Gershwin: An American in Paris

George Gershwin was born in Brooklyn, New York on September 26, 1898, and died in Hollywood, California on July 11, 1937. He composed An American in Paris during the spring and summer of 1928, completing the orchestration on November 18 of that year. Walter Damrosch and the New York Philharmonic-Symphony gave the premiere on December 13, 1928. The San Francisco Symphony first played the work in July 1931 with Artur Rodzinski conducting; the most recent subscription concert performances, in September 2004, were led by Michael Tilson Thomas. The score calls for three flutes (third doubling piccolo), two oboes and English horn, two clarinets and bass clarinet, two bassoons, three saxophones (used in various combinations, including three sopranos, three altos, or alto, tenor, and baritone), three trumpets, three trombones, tuba, timpani, snare drum, cymbals, bass drum, triangle, bells, xylophone, taxi horns, celesta, and strings. Performance time: about seventeen minutes.

In 1926 Gershwin went to England to prepare the London production of Lady, Be Good,starring Fred Astaire and Astaire’s sister Adele. A short holiday across the Channel produced a big dividend: an idea for a tone poem about Paris. He departed with a highly original notion, the saucy walking theme with which An American in Paris gets under way. "This is so complete in itself, I don't know where to go next." he confided to his hostess, Mabel Schirmer.

Two years passed before Gershwin completed the work during a return visit to Paris. The piano sketch was done by August, the orchestration by mid-November, and four weeks later Walter Damrosch conducted the premiere at Carnegie Hall. The composer explained: "This new piece, really a rhapsodic ballet, is written very freely and is the most modern music I've yet attempted. The opening part will be developed in typical French style, in the manner of Debussy and the Six, though the themes are all original. Later Gershwin said, “I’ve not endeavored to represent any definite scenes in this music. The rhapsody is programmatic only in a general impressionistic way, so that the individual listener can read into the music such as his imagination pictures for him.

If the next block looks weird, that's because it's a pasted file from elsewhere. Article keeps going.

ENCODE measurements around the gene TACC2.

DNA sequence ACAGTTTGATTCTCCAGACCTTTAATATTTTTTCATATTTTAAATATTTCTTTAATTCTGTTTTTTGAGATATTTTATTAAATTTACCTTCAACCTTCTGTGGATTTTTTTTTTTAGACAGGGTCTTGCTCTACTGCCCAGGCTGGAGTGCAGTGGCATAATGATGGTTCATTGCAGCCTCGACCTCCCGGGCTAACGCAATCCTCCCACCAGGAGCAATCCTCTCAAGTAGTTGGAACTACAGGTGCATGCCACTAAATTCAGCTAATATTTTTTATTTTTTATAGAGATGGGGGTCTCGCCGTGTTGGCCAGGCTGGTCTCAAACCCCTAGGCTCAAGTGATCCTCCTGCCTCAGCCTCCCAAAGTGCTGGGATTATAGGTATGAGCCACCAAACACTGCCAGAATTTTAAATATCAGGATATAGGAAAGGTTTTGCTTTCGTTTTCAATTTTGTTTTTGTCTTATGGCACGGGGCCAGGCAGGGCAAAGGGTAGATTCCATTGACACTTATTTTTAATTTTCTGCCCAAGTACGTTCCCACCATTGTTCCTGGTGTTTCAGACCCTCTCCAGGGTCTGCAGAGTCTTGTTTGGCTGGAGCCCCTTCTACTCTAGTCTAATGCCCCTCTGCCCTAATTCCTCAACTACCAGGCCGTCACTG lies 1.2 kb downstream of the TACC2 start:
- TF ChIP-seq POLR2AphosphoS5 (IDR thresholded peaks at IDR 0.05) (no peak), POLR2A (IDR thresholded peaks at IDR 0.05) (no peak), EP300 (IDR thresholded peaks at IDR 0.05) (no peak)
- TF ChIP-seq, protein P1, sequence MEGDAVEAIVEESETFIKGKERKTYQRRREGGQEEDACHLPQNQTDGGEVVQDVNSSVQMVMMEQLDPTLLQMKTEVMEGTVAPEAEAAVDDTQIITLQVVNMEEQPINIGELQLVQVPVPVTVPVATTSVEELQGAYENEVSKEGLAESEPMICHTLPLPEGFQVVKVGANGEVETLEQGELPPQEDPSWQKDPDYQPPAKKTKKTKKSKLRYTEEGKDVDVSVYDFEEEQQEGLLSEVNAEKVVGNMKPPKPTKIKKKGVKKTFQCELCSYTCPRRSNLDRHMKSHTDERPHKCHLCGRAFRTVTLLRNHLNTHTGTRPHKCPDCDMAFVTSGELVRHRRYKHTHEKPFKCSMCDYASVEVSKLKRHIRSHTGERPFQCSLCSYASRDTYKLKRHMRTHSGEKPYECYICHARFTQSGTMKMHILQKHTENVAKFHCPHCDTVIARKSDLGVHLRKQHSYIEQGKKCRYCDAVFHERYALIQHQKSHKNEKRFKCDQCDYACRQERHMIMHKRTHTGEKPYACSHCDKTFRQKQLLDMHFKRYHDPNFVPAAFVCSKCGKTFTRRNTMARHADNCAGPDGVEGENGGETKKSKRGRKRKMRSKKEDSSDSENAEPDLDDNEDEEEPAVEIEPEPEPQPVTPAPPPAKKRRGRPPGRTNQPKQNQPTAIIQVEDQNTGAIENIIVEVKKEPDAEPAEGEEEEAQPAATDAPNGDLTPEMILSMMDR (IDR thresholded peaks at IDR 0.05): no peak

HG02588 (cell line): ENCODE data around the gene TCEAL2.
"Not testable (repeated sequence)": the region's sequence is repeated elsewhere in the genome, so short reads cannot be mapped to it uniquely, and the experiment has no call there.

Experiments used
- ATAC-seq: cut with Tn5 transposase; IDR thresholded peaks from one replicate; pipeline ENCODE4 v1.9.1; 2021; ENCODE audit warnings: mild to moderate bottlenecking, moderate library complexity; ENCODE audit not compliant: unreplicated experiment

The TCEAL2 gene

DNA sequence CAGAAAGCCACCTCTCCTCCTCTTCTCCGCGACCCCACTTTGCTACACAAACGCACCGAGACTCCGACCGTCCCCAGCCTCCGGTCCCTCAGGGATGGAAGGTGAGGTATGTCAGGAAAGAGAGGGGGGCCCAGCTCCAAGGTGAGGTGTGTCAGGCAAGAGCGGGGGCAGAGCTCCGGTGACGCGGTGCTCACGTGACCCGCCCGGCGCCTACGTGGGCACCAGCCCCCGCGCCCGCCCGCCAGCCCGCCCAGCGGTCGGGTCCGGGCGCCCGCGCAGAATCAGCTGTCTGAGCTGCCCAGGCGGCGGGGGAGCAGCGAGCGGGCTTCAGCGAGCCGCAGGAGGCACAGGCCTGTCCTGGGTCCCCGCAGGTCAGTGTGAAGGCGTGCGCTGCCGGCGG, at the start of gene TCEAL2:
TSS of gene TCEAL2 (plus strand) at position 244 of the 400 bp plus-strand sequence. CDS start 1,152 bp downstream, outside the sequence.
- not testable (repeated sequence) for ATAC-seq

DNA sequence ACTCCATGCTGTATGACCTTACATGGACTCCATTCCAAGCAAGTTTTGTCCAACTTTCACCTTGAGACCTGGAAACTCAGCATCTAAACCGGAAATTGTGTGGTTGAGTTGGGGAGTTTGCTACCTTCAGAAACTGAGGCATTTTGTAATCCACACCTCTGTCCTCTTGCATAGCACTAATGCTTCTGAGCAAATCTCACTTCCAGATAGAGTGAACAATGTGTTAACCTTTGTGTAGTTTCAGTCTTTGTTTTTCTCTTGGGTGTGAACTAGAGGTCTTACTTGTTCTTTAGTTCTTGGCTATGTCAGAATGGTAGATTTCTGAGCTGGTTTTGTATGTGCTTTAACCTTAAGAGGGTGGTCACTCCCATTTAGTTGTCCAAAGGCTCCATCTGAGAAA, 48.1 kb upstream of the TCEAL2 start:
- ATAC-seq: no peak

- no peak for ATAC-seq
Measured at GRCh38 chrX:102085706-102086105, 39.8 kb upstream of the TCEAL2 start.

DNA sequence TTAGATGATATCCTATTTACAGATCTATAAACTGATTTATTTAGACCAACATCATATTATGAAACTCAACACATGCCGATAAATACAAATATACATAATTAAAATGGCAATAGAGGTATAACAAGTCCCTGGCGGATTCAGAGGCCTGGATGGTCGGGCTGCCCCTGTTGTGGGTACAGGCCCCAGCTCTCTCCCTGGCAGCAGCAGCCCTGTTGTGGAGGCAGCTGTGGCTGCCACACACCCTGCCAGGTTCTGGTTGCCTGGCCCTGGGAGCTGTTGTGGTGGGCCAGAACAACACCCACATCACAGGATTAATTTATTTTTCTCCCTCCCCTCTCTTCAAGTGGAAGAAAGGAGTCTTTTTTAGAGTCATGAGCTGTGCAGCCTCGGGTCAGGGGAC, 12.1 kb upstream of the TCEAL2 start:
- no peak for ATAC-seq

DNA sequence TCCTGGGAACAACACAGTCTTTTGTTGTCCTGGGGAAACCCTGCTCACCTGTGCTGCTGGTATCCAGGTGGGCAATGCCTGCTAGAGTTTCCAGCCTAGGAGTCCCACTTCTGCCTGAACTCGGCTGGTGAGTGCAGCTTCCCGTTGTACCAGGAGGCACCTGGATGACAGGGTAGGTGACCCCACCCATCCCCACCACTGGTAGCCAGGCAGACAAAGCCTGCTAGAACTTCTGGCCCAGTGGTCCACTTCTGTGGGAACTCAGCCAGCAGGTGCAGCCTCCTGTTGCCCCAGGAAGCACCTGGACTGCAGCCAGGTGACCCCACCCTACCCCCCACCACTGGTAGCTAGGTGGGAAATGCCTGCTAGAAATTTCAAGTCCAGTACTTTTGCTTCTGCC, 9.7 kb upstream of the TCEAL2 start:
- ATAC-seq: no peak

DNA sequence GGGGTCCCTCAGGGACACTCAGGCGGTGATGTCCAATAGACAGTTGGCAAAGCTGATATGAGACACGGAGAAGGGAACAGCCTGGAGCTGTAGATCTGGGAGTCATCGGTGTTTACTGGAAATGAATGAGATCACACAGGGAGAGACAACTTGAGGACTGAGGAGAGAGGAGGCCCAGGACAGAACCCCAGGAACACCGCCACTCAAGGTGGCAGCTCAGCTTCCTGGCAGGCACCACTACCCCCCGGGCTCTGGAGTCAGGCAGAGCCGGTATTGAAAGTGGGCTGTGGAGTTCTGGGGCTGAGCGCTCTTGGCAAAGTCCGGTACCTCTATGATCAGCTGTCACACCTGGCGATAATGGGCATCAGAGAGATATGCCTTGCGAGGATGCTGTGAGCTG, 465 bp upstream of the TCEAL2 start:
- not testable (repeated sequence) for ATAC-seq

"The opening gay section is followed by a rich blues with a strong rhythmic undercurrent. Our American friend, perhaps after strolling into a café and having a couple of drinks, has succumbed to a spasm of homesickness. The harmony here is both more intense and simpler than in the preceding pages. This blues rises to a climax followed by a coda in which the spirit of the music returns to the vivacity and bubbling exuberance of the opening part with its impressions of Paris. Apparently the homesick American, having left the café and reached the open air, has disowned his spell of the blues and once again is an alert spectator of Parisian life. At the conclusion, the street noises and French atmosphere are triumphant."

Mary Ann Feldman

Mary Ann Feldman was for many years program annotator for the Minnesota Orchestra, in whose program book this note originally appeared. Reprinted by permission. Copyright © The Minnesota Orchestra.

More About the Music
Recordings— Michael Tilson Thomas conducting the San Francisco Symphony (RCA Victor Red Seal)  |  Seiji Ozawa conducting the San Francisco Symphony (Deutsche Grammophon)  |  Leonard Bernstein conducting the RCA Victor Symphony Orchestra (Idi) 

Reading—The Gershwins, by Robert Kimball and Alfred Simon (Atheneum)  |  Gershwin: A Biography, by Edward Jablonski (Doubleday)  |  Gershwin in his Time: A Biographical Scrapbook, 1919-1937, edited by Gregory Suriano (Gramercy)  |  Gershwin Remembered, edited by Edward Jablonski (Faber and Faber)